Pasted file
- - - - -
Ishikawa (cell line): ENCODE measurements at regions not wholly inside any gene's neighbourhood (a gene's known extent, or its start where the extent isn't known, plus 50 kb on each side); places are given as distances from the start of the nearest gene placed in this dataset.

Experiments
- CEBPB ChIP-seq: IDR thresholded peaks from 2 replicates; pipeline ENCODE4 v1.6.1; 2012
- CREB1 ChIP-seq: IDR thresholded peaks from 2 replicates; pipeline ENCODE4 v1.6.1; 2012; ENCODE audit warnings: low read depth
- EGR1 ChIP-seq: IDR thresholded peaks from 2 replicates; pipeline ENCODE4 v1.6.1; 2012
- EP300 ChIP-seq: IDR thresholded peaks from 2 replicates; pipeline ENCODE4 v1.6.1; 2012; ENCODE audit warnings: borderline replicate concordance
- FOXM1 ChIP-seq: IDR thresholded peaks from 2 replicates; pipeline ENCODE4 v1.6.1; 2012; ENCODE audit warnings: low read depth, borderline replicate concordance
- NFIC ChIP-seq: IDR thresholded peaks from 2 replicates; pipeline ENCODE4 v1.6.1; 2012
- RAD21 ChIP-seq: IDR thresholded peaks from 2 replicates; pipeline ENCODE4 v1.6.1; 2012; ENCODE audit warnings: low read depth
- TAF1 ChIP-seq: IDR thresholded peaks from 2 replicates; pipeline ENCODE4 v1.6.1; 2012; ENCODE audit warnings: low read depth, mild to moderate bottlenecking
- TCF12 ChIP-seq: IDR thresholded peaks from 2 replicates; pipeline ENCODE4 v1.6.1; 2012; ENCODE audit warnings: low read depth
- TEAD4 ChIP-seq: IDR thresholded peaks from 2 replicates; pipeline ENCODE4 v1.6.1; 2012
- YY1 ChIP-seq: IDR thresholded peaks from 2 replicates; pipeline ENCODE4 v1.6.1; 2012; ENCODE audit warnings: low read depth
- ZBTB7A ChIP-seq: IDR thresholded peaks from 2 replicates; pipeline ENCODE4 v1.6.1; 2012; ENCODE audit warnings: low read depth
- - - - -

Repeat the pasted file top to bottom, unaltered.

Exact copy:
Ishikawa (cell line): ENCODE measurements at regions not wholly inside any gene's neighbourhood (a gene's known extent, or its start where the extent isn't known, plus 50 kb on each side); places are given as distances from the start of the nearest gene placed in this dataset.

Experiments
- CEBPB ChIP-seq: IDR thresholded peaks from 2 replicates; pipeline ENCODE4 v1.6.1; 2012
- CREB1 ChIP-seq: IDR thresholded peaks from 2 replicates; pipeline ENCODE4 v1.6.1; 2012; ENCODE audit warnings: low read depth
- EGR1 ChIP-seq: IDR thresholded peaks from 2 replicates; pipeline ENCODE4 v1.6.1; 2012
- EP300 ChIP-seq: IDR thresholded peaks from 2 replicates; pipeline ENCODE4 v1.6.1; 2012; ENCODE audit warnings: borderline replicate concordance
- FOXM1 ChIP-seq: IDR thresholded peaks from 2 replicates; pipeline ENCODE4 v1.6.1; 2012; ENCODE audit warnings: low read depth, borderline replicate concordance
- NFIC ChIP-seq: IDR thresholded peaks from 2 replicates; pipeline ENCODE4 v1.6.1; 2012
- RAD21 ChIP-seq: IDR thresholded peaks from 2 replicates; pipeline ENCODE4 v1.6.1; 2012; ENCODE audit warnings: low read depth
- TAF1 ChIP-seq: IDR thresholded peaks from 2 replicates; pipeline ENCODE4 v1.6.1; 2012; ENCODE audit warnings: low read depth, mild to moderate bottlenecking
- TCF12 ChIP-seq: IDR thresholded peaks from 2 replicates; pipeline ENCODE4 v1.6.1; 2012; ENCODE audit warnings: low read depth
- TEAD4 ChIP-seq: IDR thresholded peaks from 2 replicates; pipeline ENCODE4 v1.6.1; 2012
- YY1 ChIP-seq: IDR thresholded peaks from 2 replicates; pipeline ENCODE4 v1.6.1; 2012; ENCODE audit warnings: low read depth
- ZBTB7A ChIP-seq: IDR thresholded peaks from 2 replicates; pipeline ENCODE4 v1.6.1; 2012; ENCODE audit warnings: low read depth